Diversified Marine, on the slough near the Expo Center, repairs, retrofits and constructs tugs and barges.

Most of the boat ramps on Hayden Island are private. Multnomah County Marine Patrol and Clark Co Marine Patrol have jurisdiction along the County line in coordination with other agencies.

Hayden Island is a boater’s paradise. It’s on the Columbia, near the Willamette, and convenient to I-5. Many Portlanders moor their boats here. It’s not so hot for launching boats, however. The closest public launch is at the Gleason Boat Ramp, 4325 NE Marine Drive. Boat charters and lessons available on or near Hayden Island include Alder Creek, Island Sailing, Passion Yachts, Rivercity Sailing and SK Watercraft. Oregon Yacht brokers match clients and boats.

The Columbia River Yacht Club on the east side of the island, is one of the states most exclusive yacht clubs.

The Sailing in Portland Meetup Group promotes sailing opportunities, sailing education, practice and enhancement of sailing skills, sharing of information, and socializing among sailors and aspiring sailors in the Portland, Oregon, area and beyond.

A conflict has been simmering between people who are living on boats anchored in the Portland area, and others who live on or near the waterway. Think Out Loud explores this debate. features a webcam of the Columbia River, a weather page, and information regarding sailboat racing on the Columbia River.

Other sailing clubs include the Columbia River Yachting Association, Portland Yacht Club (on Marine Drive), Corinthian Yacht Club, Small Yacht Sailing Club of Oregon, Vancouver Lake Sailing Club, and Willamette Sailing Club, on the Willamette River, 5 minutes South of downtown Portland.

The U.S. Coast Guard shows the simulated rescue of a kayaker (above) in Dead Man’s Cove on the Columbia River, a popular tourist attraction at Cape Disappointment. The CG station there has 5 search and rescue boats, including: the 52 foot- motor lifeboat “Triumph II”, two 47 foot motor lifeboats, and two 29 foot second generation Defender class response boats. The 52′ and 47′ are designed for operations in heavy surf and are capable of being rolled over by breaking swells and re-right themselves.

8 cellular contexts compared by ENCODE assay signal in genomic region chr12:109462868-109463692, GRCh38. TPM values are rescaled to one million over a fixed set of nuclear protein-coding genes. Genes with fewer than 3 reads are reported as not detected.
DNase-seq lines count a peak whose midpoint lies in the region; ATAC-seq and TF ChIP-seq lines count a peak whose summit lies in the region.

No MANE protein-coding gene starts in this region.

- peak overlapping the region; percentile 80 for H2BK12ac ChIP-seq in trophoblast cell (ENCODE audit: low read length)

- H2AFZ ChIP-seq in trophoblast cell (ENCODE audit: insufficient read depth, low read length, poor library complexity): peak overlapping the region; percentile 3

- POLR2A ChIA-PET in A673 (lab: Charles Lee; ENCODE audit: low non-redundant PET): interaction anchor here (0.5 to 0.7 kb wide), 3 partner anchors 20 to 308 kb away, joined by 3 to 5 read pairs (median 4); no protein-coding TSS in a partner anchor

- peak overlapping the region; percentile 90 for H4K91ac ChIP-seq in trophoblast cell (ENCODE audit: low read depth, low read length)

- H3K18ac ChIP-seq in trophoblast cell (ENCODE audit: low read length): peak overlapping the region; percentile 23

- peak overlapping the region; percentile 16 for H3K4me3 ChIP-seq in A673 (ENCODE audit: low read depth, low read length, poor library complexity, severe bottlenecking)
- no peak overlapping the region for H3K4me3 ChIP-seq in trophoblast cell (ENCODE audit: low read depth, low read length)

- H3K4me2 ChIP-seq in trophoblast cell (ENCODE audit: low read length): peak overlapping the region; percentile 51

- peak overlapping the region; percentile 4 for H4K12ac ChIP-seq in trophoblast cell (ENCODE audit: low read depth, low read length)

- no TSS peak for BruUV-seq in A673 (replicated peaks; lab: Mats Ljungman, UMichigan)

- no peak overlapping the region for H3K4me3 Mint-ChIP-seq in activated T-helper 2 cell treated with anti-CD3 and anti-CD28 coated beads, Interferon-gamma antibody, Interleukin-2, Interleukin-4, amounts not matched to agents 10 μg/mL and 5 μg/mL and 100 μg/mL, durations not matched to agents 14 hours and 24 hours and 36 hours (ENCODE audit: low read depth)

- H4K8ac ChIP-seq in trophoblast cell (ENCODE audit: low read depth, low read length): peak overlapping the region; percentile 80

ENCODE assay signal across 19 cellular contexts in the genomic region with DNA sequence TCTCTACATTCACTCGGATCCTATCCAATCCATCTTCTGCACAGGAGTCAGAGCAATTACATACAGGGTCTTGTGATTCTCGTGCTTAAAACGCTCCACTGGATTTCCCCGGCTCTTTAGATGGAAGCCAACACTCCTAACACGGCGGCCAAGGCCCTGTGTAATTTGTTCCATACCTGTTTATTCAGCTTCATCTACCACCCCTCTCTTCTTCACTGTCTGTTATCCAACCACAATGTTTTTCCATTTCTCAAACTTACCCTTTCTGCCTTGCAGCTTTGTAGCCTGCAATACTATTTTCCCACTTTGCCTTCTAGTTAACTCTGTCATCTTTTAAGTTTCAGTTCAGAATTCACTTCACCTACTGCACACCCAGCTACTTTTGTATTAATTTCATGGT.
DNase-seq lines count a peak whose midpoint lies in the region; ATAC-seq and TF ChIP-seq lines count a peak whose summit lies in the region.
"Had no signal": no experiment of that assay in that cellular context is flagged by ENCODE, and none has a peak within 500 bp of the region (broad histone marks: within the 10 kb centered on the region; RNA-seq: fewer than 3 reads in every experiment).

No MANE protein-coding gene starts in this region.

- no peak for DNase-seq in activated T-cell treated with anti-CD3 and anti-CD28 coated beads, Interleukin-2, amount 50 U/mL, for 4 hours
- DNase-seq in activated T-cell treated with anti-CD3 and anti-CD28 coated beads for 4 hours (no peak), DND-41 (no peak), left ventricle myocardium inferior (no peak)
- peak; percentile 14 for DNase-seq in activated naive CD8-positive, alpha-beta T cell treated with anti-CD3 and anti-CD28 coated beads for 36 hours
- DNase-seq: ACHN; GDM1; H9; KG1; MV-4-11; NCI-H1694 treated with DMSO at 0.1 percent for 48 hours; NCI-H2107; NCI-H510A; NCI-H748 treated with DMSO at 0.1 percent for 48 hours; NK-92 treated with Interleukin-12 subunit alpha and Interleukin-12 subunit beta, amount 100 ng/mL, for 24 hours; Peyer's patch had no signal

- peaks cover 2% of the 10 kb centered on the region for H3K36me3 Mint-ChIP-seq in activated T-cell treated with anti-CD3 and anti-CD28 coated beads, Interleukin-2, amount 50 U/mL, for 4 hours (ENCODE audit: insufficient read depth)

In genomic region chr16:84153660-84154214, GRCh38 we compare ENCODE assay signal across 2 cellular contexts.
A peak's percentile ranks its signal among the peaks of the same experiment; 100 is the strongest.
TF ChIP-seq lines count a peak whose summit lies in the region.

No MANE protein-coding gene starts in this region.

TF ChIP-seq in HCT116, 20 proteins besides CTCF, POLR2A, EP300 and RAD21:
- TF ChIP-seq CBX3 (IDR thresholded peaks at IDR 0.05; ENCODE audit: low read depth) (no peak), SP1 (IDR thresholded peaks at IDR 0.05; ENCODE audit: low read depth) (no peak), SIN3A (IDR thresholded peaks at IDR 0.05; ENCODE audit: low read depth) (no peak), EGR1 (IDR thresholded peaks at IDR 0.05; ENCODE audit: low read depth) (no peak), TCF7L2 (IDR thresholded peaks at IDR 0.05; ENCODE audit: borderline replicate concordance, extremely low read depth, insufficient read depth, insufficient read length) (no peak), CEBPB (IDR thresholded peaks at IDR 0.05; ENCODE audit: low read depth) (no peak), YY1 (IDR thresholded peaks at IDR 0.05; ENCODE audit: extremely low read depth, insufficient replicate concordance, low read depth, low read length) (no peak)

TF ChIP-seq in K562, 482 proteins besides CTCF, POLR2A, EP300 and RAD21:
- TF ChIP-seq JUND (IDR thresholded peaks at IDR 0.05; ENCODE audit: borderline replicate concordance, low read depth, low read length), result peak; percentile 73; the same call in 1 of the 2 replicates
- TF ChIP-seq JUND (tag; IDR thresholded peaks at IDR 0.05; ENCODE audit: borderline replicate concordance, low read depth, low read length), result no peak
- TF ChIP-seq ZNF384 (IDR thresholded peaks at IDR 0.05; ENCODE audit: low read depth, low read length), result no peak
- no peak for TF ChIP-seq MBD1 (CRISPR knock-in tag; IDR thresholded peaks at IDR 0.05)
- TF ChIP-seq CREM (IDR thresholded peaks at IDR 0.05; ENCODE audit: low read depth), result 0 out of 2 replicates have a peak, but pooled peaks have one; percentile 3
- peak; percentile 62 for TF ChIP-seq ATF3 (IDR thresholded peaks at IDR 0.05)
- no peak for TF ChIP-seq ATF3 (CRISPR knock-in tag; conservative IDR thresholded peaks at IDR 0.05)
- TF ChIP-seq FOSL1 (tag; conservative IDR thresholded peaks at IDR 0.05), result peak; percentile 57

Upriver Ports — Distance from Portland

Each river pilot carries a laptop loaded with a tracking system to monitor ship traffic on the river. River pilots also meet with the U.S. Army Corps of Engineers at least once a month to review the agency’s monthly river surveys. They look for areas where sand and silt are building up and areas where maintenance dredging will be done.

The Portland Corps of Engineers keeps Oregon’s waterways safe and navigable through dredging sandbars and channel deepening, ensuring safe transport for more than $18 billion in waterborne commerce.


Columbia River surveys are channel-line and cross-line surveys of the Columbia from The Mouth of the Columbia to Vancouver Turning Basin. Channel-line surveys are survey lines which run parallel to the channel, 7 lines across, 150 feet apart.

Cross-line surveys are lines that run perpendicular to the channel, bank-to-bank and are generally 500 feet apart.

The Portand Tribune has the story of the forgotten River Queen which was a floating restaurant near the Broadway Bridge in the 1970s.

The ‘River Queen’ restaurant ended up as a derelict vessel on the Columbia near Goble and work was started to remove it in June, 2017.

Abandoned and derelict vessels are vessels that are left without authorization on public or private land, or State waters; and/or are sinking, actively polluting. Most of the work to remove and dispose of derelict and abandoned vessels on state-owned aquatic lands is done by private contractors.